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“There is nothing more likely to start disagreement among people or countries than an agreement”
Legal documents relating to changes in ownership of or entitlement to land or property.
Why they were created
To record and authorise legal agreements made in relation to transactions concerning specific pieces of land or property, such as purchases, transfer of ownership, and entitlement.
Who might have created them
Created by solicitors or land agents acting on behalf of the parties involved in such transactions.
Where you might find them
Usually found amongst papers relating to the management of estates, land and property. Commonly found in the following collections:
- Land agents
- Landed families
Period from which they most commonly survive
Appear in the archival record from the early medieval period, becoming significantly more abundant during 17th, 18th and 19th centuries.
- Manuscript writing in ink
- Single sheets, which, if extending to more than one sheet, are sewn together at the foot of the page
- Applied or pendent wax seal
- Indented with a waved or zigzagged cut along the top of the page, which indicates that the document was created in duplicate as one item before being cut in half (the idea being that the two parts could be reunited to prove authenticity if a dispute ever arose)
- Names of the parties involved
- Occupation and status of the parties involved, i.e. grocer, gentleman, etc.
- Place of residence of parties involved, i.e. of Hull, of Beverley, etc.
- Name and description of the extent of the land or property in question
- Current ownership of the land or property in question and the person to whom the entitlement transfers as a result of the transaction
- Consideration sum, i.e. the amount of money or goods involved to secure the transaction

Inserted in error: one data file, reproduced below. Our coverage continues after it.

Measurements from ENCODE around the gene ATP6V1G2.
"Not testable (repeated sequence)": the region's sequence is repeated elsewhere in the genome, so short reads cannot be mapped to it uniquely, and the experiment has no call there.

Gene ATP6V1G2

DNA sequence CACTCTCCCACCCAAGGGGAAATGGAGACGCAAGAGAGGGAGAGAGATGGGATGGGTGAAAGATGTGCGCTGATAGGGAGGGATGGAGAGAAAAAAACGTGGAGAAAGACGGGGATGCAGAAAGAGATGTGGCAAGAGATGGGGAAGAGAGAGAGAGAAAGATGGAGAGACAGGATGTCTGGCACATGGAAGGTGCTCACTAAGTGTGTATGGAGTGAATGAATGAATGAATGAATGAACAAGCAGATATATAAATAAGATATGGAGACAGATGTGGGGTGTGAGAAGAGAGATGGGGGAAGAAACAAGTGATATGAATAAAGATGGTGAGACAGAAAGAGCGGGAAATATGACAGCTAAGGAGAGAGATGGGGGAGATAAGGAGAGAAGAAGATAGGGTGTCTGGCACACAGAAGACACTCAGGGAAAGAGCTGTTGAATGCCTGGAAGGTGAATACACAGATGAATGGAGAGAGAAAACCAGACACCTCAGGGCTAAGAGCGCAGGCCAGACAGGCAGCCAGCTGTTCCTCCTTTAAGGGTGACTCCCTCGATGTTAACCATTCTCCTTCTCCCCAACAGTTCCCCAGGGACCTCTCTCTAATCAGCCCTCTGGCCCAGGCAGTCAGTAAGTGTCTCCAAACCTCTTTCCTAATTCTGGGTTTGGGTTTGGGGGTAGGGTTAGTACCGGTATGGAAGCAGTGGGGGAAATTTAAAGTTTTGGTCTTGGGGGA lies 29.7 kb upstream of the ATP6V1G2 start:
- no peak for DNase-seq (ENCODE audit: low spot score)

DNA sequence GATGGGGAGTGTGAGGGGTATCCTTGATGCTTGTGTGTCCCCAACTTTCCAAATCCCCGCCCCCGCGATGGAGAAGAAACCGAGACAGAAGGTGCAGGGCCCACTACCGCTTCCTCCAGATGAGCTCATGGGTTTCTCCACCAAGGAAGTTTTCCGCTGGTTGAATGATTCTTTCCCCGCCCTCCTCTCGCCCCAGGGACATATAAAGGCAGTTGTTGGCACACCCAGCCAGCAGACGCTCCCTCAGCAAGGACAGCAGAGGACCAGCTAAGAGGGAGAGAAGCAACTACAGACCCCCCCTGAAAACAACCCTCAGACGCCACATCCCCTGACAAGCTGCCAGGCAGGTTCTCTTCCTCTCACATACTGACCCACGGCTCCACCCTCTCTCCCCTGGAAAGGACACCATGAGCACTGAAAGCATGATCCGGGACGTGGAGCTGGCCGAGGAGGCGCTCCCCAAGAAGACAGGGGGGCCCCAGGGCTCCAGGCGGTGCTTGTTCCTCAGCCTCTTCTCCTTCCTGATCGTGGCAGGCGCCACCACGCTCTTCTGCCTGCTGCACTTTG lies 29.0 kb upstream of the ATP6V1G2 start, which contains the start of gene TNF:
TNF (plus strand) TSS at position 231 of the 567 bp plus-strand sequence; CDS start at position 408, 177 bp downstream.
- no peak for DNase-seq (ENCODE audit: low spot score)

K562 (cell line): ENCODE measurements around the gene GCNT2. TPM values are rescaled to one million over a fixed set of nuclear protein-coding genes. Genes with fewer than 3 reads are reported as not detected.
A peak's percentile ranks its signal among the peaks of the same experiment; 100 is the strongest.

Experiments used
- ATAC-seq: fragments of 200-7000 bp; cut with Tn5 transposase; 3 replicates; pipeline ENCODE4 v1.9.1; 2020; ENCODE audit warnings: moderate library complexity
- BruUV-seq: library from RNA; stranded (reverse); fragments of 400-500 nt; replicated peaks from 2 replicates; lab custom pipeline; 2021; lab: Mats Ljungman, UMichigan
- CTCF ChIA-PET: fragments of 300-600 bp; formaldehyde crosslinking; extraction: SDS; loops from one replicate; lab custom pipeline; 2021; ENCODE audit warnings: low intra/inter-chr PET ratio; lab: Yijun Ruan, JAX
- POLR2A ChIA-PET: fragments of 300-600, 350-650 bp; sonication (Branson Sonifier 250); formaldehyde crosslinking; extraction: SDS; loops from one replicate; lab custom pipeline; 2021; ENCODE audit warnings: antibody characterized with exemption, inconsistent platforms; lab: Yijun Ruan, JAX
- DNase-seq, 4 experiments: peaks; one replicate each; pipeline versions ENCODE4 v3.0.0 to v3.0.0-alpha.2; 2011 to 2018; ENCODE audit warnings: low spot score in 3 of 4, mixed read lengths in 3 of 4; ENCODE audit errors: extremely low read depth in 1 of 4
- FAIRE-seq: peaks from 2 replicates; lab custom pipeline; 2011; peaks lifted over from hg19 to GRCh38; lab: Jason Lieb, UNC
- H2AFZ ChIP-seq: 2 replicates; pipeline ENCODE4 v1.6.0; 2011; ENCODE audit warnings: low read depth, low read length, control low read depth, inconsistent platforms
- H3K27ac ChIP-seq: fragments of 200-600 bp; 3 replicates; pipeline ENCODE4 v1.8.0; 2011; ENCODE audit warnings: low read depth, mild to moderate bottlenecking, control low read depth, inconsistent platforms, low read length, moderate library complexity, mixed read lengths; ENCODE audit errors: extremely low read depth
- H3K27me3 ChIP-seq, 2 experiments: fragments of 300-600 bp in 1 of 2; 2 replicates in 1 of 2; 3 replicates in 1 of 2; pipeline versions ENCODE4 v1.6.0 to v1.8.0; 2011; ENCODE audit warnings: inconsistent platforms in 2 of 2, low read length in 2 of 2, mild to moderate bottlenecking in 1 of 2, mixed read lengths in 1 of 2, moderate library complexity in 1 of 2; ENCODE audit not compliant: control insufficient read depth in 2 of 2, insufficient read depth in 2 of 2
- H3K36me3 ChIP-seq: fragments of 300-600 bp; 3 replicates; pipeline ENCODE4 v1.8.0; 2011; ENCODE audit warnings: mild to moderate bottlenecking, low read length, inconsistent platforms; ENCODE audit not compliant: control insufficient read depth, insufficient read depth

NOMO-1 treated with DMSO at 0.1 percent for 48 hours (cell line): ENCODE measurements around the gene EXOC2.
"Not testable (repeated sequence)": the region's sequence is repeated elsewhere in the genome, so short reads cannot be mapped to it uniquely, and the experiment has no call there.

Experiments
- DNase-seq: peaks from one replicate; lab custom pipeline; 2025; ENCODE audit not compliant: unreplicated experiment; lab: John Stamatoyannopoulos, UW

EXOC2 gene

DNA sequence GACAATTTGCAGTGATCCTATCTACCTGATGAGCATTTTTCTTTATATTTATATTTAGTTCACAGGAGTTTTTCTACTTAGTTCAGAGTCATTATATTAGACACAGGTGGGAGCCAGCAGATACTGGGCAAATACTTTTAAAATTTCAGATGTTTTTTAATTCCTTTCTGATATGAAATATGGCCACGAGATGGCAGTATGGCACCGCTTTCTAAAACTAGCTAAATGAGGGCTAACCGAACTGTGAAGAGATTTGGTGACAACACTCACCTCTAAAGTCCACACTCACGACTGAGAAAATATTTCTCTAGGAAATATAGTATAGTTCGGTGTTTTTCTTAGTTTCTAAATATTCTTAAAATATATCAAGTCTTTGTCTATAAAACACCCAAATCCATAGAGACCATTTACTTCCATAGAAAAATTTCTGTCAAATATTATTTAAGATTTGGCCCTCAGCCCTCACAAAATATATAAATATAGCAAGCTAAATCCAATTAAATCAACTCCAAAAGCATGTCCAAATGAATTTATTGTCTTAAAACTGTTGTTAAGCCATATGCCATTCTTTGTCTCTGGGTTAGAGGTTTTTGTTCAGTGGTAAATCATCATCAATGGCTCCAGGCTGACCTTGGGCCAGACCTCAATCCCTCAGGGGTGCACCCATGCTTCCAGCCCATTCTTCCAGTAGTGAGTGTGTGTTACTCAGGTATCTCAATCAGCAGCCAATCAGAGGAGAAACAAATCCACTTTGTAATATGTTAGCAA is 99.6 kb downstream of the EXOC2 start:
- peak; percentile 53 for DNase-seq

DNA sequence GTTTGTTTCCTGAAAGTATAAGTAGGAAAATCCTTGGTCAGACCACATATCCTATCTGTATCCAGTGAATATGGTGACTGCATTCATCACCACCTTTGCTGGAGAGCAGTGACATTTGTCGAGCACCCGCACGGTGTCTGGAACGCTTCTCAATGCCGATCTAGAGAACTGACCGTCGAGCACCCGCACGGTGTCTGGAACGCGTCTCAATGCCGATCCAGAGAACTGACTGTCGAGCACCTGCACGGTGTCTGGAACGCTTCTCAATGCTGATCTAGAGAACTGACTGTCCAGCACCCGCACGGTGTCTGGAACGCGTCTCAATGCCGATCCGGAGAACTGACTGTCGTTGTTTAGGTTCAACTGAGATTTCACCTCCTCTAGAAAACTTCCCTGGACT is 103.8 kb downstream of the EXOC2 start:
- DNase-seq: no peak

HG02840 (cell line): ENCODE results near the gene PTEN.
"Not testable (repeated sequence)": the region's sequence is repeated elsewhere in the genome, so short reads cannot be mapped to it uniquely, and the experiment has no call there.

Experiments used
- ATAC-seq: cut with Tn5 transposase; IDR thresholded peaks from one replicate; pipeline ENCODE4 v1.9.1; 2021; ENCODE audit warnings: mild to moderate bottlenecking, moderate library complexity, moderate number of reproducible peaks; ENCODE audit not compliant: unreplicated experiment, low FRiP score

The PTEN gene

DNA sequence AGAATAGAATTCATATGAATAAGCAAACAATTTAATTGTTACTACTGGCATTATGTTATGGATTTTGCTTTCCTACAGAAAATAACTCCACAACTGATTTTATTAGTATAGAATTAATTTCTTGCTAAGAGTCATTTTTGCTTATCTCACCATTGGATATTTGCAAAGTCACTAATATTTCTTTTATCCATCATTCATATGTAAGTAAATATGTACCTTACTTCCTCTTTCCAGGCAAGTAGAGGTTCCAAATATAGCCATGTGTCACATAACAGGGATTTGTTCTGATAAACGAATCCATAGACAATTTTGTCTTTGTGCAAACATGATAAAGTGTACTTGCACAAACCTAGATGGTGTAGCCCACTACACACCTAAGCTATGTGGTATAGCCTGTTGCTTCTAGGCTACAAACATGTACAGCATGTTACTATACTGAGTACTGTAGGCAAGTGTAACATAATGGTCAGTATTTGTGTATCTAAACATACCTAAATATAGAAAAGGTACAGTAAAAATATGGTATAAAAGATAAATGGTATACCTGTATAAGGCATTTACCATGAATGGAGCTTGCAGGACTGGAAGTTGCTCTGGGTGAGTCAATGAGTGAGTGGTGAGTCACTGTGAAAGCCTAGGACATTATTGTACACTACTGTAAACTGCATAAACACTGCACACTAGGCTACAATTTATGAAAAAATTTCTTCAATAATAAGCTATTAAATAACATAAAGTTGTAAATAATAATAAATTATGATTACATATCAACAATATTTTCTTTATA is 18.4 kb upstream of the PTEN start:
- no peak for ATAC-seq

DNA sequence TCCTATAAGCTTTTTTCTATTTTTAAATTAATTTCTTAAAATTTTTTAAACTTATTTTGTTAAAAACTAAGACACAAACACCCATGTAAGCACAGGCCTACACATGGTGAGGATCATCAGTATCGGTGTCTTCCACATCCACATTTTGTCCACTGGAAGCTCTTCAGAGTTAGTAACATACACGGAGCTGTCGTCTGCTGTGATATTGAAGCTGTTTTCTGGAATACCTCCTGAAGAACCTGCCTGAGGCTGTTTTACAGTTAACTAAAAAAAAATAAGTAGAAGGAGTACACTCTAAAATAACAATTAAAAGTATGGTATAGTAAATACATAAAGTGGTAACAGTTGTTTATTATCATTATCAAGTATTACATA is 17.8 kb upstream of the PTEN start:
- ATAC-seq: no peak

- Any existing claims on the land or property, i.e. mortgages, rights of existing tenants and for what periods, etc.
- Names of all witnesses to the transaction
Things to consider:
- Land transactions are completed by legal process, land deeds record this process and are legal documents
- To be considered legal documents, deeds must contain certain features, including the signatures or marks and seals of the parties involved and of witnesses to the transaction, if such features are not present we cannot assume the transaction took place and the document might be a draft
- When dealing with land deeds involving women, we must remember that, prior to the Married Women's Property Act of 1870, the rights to any property owned by a woman passed to her husband upon a legal marriage
- As such, we must be careful to take into account the marital status of individuals when evaluating trends relating to property ownership by women prior to the late 19th century
Land deeds can be useful when undertaking research into the following areas:
- Land and property ownership in a given geographical area
- Management and ownership of a particular piece of land or property
- Holdings of a particular individual or family
- How the extent and composition of an estate has altered over time
- Tracing of no longer extant buildings
- Changes to the names of buildings, fields and pieces of land
Further reading in the following areas will help researchers when using these sources:
- Key terminology in land law
- Secretary script, as most pre-19th century land deeds will be written in a Secretary or mixed Secretary/Italic hand
- Imperial system of measurement and currency, as extents of land boundaries will be noted in Imperial measures of length and area, and consideration sums will be noted in Imperial currency
- Basic Latin, as medieval and some early modern deeds are written in Latin rather than English
- Constituent parts of different types of land deeds, which will help you use common set phrases to pick out salient details
Resources at Hull History Centre
Search for further examples of land deeds using our online catalogue. Try using search terms based on different types of land deeds, such as marriage settlement, bargain & sale, lease, release, conveyance, mortgage, etc.
Alternatively, if you prefer to browse, the file below contains a list of land deeds held at Hull History Centre. Please note that this list is not comprehensive, but represents key examples of the document type.
Help available online:
The following secondary literature provides detailed analysis of deeds and the issues surrounding them, and demonstrates how they can be used in historical research:
- N.W. Alcock, Old Title Deeds: A Guide for Local and Family Historians (1986)
- A.A. Dibben, Title Deeds 13th-19th Centuries (1968)
- C. Julian Cornwall, How to Read Old Title Deeds: XVI-XIX Centuries (1964)
- Diana Dixon, Tracing History Through Title Deeds: A Guide for Family and Local Historians (2017) [Held at Hull History Centre, Reference Number: LB.728.3 DUP]